Youth Solon Wants Typhoon, Storm Surge Drills Integrated in School Curricula

Article excerpt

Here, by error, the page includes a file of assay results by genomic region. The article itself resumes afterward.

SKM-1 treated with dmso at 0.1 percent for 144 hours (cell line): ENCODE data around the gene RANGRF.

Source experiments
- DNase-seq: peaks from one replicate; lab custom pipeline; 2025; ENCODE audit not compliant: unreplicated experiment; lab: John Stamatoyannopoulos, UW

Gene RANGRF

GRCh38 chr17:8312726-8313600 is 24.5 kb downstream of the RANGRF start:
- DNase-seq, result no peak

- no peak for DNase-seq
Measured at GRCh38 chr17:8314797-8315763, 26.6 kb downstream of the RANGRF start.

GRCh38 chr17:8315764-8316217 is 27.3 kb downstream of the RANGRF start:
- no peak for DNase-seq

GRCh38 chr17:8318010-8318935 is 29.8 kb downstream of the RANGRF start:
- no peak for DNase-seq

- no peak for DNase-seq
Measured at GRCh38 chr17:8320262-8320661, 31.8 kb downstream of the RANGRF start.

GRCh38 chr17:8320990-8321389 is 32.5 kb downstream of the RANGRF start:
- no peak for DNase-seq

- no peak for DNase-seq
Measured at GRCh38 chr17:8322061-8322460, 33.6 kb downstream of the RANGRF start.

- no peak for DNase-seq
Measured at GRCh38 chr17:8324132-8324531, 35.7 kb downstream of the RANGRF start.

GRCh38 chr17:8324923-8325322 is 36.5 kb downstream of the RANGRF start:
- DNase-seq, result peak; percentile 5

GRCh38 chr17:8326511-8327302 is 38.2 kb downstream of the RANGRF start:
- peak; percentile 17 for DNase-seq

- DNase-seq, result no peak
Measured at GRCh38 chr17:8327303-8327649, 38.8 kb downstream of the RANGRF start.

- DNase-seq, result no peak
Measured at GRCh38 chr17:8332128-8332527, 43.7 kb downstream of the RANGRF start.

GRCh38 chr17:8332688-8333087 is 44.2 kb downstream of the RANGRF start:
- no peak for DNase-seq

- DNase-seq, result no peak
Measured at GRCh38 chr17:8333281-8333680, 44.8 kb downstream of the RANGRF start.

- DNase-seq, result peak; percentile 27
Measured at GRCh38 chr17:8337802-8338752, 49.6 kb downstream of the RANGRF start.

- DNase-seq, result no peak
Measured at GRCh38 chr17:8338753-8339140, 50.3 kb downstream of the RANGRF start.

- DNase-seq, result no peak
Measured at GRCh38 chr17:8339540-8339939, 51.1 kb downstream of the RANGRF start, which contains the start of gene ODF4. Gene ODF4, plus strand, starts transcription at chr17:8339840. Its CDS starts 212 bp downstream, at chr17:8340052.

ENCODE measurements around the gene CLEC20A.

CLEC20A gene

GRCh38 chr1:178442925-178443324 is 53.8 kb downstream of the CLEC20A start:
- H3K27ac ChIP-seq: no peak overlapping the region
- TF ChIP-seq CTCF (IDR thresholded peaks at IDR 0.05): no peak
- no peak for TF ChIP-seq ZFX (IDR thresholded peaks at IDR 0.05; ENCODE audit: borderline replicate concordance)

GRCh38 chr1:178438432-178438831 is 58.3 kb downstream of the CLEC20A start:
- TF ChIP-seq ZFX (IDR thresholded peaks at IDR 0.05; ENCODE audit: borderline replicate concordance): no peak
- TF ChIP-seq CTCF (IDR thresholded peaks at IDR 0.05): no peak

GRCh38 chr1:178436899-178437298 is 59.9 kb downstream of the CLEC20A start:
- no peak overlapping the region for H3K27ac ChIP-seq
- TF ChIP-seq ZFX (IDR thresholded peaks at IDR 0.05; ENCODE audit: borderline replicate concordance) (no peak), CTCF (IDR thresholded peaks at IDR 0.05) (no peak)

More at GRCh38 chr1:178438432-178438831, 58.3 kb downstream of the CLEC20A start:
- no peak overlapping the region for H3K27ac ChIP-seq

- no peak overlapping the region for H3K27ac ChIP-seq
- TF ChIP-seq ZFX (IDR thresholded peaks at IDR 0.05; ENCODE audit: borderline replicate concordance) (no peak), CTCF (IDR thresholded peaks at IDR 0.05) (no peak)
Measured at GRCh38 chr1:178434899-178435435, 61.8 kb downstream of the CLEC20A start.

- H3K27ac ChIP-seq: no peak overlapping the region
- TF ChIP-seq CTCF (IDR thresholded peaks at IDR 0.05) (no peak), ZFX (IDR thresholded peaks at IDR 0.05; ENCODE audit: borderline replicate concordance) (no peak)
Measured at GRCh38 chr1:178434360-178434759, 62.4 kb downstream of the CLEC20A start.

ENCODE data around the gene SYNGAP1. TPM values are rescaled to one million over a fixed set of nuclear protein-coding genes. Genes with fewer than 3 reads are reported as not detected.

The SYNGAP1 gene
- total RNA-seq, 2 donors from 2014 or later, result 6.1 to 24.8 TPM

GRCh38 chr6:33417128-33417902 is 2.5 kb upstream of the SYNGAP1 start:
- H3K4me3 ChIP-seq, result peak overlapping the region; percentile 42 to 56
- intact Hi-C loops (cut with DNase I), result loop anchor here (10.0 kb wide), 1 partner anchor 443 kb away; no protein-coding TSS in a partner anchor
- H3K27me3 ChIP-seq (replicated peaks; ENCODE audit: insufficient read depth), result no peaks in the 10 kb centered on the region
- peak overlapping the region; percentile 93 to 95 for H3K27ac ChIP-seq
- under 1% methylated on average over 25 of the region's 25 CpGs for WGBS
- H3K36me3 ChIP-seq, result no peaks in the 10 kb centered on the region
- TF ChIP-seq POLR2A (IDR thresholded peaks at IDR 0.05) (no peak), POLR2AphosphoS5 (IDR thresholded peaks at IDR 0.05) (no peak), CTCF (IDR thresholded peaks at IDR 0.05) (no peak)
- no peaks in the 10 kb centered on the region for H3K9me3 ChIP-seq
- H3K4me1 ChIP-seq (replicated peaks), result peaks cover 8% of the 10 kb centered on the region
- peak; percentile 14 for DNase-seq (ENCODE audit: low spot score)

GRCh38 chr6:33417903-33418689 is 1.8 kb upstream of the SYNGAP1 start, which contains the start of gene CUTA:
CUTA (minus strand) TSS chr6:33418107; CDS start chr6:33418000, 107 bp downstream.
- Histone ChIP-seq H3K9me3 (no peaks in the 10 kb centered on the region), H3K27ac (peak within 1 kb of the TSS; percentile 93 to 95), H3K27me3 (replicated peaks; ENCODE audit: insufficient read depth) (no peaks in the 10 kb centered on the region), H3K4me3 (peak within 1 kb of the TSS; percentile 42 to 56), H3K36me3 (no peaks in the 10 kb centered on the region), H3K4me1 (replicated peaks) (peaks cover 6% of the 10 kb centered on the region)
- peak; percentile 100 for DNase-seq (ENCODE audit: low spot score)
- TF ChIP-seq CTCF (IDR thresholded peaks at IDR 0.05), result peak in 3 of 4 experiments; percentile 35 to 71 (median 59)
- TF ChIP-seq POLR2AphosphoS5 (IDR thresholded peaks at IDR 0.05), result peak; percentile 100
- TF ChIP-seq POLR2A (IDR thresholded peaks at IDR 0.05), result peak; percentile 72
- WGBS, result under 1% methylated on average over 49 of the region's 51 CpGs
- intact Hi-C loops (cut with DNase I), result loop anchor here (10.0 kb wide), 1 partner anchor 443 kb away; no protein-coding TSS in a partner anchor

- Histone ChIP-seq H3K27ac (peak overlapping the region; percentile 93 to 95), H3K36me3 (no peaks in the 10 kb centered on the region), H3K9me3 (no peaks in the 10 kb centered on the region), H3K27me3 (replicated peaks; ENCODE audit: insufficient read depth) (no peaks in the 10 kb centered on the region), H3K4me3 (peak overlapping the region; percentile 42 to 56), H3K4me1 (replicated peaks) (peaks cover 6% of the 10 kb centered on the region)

In the aftermath of super typhoon Yolanda, Kabataan Partylist Representative Terry Ridon has called on Congress to study the possibility of integrating disaster risk reduction education in the countrys school curricula, with a particular focus on conducting typhoon and storm surge response drills for schools in coastal communities. Ridon filed on Nov. 20 House Resolution (HR) No. 523, which directs the House Committees on Basic Education, Higher, and Technical Education, and National Defense to conduct an inquiry in aid of legislation, for the said curricular reform. In the light of recent disasters and floods, HR 523 also urges the Department of Education (DepEd) and the Commission on Higher Education (CHED) to require all educational institutions under their jurisdiction to hold flood and typhoon response drills on a regular basis, with a particular focus on the creation and integration of storm surge response drills for schools located in coastal communities. Disaster preparedness drills should not only be done once in a blue moon. These essential life-saving drills should be integrated in the curriculum, and should be done as often as possible, Ridon said. The youth legislator also noted that the onslaught of typhoon Yolanda last Nov. 8 and 9 caused massive flooding and storm surges that reached as high as seven meters or 21 feet in dozens of coastal towns and cities, leaving in its wake extensive damage to life and property. The storm surges were the main cause of death in various coastal towns and cities ravaged by Typhoon Yolanda. While the Philippine Atmospheric, Geophysical, and Astronomical Services Administration (PAGASA) states that all necessary public warnings were issued before Yolanda entered the Philippine Area of Responsibility, PAGASA officials admitted that government instrumentalities failed to explain to the public the magnitude of storm surges, thus resulting to higher casualties, he pointed out. While students are taught how to respond to earthquakes and fires, he said that they still lacked the essential skills needed to survive typhoons, especially storm surges. Casualties in such disasters can be avoided if our students, especially those living in coastal communities, know exactly how they should respond to storm surge warnings, Ridon added. …